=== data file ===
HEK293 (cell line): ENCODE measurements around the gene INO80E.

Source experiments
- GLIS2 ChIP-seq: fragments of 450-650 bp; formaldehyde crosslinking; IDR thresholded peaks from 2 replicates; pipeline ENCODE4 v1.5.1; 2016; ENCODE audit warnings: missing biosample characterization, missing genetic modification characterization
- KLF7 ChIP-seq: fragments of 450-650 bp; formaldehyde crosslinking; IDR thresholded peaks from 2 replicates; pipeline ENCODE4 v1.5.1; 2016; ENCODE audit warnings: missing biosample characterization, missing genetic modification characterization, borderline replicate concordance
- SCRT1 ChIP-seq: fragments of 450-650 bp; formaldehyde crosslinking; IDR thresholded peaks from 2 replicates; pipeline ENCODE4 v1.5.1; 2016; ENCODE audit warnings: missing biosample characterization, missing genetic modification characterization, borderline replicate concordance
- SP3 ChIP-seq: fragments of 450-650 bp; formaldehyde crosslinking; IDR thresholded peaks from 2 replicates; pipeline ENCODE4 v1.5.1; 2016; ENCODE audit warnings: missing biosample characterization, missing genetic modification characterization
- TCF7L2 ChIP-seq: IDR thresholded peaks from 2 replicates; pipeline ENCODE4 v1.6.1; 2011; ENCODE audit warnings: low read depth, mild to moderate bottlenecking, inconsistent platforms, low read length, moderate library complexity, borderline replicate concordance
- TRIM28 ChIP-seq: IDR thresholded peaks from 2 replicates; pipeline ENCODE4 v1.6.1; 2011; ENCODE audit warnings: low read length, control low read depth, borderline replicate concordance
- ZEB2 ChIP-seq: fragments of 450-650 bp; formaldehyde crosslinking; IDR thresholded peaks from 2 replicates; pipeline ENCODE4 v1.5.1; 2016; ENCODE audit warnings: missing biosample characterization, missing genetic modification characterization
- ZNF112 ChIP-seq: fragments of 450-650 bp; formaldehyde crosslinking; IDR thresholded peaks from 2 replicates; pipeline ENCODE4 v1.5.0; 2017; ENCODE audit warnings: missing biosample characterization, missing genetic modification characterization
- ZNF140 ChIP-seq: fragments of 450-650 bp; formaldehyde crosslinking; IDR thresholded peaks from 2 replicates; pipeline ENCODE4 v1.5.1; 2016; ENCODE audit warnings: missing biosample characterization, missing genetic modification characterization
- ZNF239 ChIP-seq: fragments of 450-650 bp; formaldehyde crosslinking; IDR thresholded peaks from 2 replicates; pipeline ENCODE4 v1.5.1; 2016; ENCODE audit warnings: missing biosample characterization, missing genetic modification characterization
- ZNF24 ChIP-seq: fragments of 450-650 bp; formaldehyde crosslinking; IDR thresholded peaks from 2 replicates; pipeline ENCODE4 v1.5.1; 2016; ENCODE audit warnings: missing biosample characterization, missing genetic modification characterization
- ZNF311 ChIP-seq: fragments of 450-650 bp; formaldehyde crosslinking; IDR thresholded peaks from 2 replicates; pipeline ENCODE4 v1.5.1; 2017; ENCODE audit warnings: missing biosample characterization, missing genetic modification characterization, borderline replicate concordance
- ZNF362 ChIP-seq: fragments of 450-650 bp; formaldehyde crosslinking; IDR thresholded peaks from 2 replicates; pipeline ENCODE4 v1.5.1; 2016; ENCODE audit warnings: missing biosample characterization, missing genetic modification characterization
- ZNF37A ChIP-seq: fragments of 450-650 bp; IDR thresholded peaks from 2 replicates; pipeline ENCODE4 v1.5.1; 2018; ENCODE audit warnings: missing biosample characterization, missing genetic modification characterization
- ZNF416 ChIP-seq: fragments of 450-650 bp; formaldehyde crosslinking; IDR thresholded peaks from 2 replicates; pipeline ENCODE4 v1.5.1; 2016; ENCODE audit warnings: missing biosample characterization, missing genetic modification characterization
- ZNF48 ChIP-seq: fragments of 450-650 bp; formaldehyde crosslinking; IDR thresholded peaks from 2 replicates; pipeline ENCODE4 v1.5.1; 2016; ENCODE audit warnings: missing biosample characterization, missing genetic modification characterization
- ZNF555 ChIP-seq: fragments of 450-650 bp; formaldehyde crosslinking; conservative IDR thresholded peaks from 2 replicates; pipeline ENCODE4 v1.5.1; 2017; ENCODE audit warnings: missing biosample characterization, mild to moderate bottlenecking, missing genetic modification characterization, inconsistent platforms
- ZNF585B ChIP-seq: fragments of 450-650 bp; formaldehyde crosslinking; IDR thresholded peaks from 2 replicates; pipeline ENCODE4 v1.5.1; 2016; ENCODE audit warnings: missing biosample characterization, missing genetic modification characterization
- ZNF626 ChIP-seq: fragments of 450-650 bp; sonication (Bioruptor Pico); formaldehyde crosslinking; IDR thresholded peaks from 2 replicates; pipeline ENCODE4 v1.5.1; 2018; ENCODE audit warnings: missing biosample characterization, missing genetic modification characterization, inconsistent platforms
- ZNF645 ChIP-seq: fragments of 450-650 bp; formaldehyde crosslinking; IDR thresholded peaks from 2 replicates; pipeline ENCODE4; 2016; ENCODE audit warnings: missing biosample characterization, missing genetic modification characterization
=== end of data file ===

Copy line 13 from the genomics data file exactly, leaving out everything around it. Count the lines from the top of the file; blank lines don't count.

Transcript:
- ZNF24 ChIP-seq: fragments of 450-650 bp; formaldehyde crosslinking; IDR thresholded peaks from 2 replicates; pipeline ENCODE4 v1.5.1; 2016; ENCODE audit warnings: missing biosample characterization, missing genetic modification characterization